[00:30:50] Speaker 1 Yeah, well, you know, I think that’s more of a European thing, you know. So, you know, we have a lot of, you know, originally born born in Denmark and we have a lot of friends in Denmark. And my wife is French. And, yeah, the Europeans, they love to come visit, I’m sure. So so let’s talk about. So what is next for you? So you’ve been with the bank for 42 years. It did strike me when you said a few moments ago when you were young and you didn’t have any money, because I made the assumption that you were just living off of the along with the wealth of the of the Burke and Herbert legacy. But but it’s I think it’s good to be young and not have money. I think it makes a successful person out of you. But so you’ve had your career. Forty two years, obviously, you’ve been very successful. So have you had any thoughts about what you want to do for the next chapter of your life?
[00:31:48] Speaker 2 A lot of thoughts. Very few answers. I’m 64, so I hope I don’t have to. I hope they don’t kick me out at age 65 on my birthday. What is really fun for me now I could continue doing is have a little office on King Street and go to lunch with folks and sort of come and go as I please, and meet people who want to meet Mr. Burke. Sometimes you get clients that that just gives the extra edge for them to want to come back with us because they you know, they know the fifth generation of the founding family. So. Right. It’s kind of fun. And, you know, just puttering around and being Mr. Burke and getting doing things like this, which is real fun meeting people. Right. I’ll never get tired of, you know, meeting new folks and hearing their stories and whatnot. So as in terms of what I want to do, that’s worthwhile. I’d love to do something that goes back to the community. I’ve been involved in a number of non-profits over the years, but if I could find a passion teaching English to younger folks or, I don’t know, just helping people develop, helping younger folks, college graduates that don’t have a direction, you know, get a direction or people that live in the inner city of Alexandria that don’t have the same opportunities. I’d love to explore possibilities for them and make a difference in some lives. Doesn’t matter if it’s a ton of lives, but if you make a significant difference in one or two lives, that’s tremendously rewarding.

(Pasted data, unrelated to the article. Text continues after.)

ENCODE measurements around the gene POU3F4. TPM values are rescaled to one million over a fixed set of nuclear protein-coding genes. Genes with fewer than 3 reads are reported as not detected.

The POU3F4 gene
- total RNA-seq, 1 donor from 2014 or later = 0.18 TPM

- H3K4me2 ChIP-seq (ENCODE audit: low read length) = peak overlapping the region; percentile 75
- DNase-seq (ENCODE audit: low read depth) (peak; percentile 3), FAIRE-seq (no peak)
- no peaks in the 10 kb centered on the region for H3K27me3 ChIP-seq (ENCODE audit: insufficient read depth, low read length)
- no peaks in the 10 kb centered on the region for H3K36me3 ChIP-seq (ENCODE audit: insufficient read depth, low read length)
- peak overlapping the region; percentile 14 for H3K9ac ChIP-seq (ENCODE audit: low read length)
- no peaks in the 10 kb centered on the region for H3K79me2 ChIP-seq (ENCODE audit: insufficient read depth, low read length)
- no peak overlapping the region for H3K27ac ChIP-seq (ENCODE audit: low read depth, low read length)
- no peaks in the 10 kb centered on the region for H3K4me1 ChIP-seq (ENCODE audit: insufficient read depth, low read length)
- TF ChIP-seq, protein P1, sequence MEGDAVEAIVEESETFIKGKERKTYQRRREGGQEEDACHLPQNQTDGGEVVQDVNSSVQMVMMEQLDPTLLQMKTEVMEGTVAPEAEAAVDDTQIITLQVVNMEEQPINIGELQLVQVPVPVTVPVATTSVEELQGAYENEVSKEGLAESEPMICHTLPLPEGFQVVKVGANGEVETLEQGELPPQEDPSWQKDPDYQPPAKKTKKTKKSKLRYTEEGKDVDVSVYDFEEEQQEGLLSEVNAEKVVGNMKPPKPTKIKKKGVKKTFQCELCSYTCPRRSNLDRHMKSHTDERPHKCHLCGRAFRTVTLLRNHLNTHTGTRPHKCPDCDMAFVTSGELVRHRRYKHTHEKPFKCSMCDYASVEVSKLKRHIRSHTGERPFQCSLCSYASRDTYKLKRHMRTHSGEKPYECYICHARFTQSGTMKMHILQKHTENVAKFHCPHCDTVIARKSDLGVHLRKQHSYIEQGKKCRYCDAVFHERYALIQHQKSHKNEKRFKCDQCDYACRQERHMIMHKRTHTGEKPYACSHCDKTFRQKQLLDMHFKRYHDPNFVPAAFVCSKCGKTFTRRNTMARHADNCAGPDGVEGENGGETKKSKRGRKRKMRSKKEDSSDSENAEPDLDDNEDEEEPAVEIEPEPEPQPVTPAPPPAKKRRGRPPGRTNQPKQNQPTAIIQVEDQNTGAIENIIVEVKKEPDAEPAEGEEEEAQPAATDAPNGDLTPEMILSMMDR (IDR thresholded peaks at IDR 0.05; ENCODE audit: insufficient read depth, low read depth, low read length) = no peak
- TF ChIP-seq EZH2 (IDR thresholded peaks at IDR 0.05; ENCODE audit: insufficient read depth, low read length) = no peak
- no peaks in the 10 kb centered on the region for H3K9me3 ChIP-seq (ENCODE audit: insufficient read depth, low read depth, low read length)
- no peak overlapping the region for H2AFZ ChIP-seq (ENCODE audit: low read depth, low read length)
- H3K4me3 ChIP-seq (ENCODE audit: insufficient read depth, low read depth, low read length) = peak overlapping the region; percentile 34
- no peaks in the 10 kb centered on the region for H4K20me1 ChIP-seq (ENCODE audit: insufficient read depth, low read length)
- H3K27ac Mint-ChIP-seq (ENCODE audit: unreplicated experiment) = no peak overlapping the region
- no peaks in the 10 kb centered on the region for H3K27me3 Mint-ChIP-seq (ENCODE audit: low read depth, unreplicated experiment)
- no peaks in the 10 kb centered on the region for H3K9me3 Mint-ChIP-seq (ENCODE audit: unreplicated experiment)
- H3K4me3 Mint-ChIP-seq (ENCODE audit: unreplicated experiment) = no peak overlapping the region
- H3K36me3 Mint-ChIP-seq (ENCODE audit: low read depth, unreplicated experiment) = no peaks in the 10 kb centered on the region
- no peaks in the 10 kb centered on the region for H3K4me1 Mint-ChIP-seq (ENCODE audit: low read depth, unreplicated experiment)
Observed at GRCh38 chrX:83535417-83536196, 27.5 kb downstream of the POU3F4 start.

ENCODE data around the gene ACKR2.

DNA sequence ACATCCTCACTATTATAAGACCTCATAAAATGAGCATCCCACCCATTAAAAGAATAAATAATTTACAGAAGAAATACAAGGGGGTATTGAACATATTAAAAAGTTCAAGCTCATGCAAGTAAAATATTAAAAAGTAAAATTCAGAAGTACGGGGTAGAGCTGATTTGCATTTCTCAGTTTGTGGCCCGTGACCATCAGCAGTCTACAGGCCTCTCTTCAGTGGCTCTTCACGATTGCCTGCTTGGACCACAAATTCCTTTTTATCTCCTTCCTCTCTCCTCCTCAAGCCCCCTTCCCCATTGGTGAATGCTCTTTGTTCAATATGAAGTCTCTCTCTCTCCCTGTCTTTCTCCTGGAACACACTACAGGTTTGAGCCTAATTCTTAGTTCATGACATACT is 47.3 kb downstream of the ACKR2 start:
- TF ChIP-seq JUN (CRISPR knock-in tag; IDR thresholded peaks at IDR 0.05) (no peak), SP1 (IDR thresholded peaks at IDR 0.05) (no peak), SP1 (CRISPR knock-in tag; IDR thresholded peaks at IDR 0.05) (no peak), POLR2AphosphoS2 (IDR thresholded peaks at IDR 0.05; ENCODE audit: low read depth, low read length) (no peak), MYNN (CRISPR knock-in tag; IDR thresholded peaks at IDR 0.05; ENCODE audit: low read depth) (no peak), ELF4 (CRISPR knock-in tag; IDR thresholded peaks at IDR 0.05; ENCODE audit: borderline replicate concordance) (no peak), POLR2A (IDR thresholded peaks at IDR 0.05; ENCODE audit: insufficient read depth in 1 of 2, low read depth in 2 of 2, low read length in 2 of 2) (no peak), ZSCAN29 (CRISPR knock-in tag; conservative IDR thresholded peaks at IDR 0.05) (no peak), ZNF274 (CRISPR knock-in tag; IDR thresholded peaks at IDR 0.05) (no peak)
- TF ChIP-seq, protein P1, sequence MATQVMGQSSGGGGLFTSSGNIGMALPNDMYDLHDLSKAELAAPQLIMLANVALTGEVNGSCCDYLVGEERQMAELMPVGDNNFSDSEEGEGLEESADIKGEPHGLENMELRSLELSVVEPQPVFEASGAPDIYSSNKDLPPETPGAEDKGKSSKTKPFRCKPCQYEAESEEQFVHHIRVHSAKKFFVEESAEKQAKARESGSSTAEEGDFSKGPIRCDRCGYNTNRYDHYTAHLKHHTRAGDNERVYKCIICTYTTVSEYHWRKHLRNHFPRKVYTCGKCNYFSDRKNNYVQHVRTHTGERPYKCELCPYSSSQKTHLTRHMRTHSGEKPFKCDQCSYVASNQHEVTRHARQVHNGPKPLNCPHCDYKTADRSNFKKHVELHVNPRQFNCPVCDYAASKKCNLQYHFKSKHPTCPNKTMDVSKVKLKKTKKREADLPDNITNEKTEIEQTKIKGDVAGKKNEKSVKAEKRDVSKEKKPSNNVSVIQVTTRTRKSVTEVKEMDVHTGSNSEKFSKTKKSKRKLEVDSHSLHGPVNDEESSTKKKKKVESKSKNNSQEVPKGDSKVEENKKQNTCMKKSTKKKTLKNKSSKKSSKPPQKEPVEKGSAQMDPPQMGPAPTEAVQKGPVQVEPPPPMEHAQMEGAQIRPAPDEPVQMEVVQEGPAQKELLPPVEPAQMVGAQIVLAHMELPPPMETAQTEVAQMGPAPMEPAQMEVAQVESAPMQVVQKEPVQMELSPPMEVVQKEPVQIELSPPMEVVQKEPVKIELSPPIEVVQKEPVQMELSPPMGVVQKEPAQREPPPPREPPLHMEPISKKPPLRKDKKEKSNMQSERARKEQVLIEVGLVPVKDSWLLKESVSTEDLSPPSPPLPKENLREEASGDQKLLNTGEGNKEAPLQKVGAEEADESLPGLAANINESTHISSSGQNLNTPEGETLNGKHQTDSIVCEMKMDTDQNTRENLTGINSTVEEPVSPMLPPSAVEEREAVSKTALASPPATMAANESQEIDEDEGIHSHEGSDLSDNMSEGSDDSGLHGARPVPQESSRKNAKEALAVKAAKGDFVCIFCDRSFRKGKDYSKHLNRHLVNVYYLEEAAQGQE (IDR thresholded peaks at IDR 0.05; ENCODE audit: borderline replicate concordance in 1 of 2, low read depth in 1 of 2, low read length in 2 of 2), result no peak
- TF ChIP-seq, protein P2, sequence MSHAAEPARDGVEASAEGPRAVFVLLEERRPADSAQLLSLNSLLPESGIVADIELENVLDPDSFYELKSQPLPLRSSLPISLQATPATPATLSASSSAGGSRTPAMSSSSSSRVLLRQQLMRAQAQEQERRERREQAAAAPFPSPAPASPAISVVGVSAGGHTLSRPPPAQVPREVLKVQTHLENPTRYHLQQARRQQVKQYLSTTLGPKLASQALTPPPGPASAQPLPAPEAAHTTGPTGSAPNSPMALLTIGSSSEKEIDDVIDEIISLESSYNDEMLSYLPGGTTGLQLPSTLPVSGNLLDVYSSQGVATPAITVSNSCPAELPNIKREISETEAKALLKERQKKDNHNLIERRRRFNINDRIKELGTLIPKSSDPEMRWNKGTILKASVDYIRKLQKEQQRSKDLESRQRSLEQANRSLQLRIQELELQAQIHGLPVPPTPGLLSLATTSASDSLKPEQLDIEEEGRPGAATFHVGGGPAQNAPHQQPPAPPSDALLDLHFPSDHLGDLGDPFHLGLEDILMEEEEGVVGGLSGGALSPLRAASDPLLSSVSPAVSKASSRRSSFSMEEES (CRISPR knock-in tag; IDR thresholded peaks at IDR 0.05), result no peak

[00:33:34] Speaker 1 Yeah, I would I would agree with you and I feel the same way. And that’s one of my drivers here again on this on this podcast, because when, you know, I think back when I was younger, it. It just seemed impossible, you know, when you’re when you’re 19, 20, 25, even even in you’re in my early 30s, you know, you’re looking around and you see all these people that have, you know, cars and houses and gray clothes and you’re like, you know, what am I doing wrong? You know? And you’re just and you just feel like you can never get there. And no matter how hard you work, you’re never going to get there. And then as as you get older and you start having some success and now I’m fifty six. And, you know, looking back, it’s like it really wasn’t that hard. If I had only known I was going to actually reach this, this, this place in my life by continuing to work, it would have made it a lot easier, you know, to work so hard when I was younger. So how do you how do you, you know, share that with folks and how do you teach it? And I feel strongly about that as well. And I think that’s a noble cause. And, you know, you know, it’s funny you talk about Alexandrea. When I lived, I lived in the 1100 block of Duke Street and I used to walk down Route one to go to work at a competing bank back in the day. I worked there for a year and it was in the 80s. It was not a great place in the 80s. And it’s really evolved a lot. And, you know, and I think when you say the inner part of Alexandria, there’s there’s there’s probably still a community that could really use your council, you know, and your and your and your stories that would would show them a way forward. So that would be that would be a good, good way to do it. So any any thoughts about how you would actually do that? Would you form a foundation or would you just do it on your own?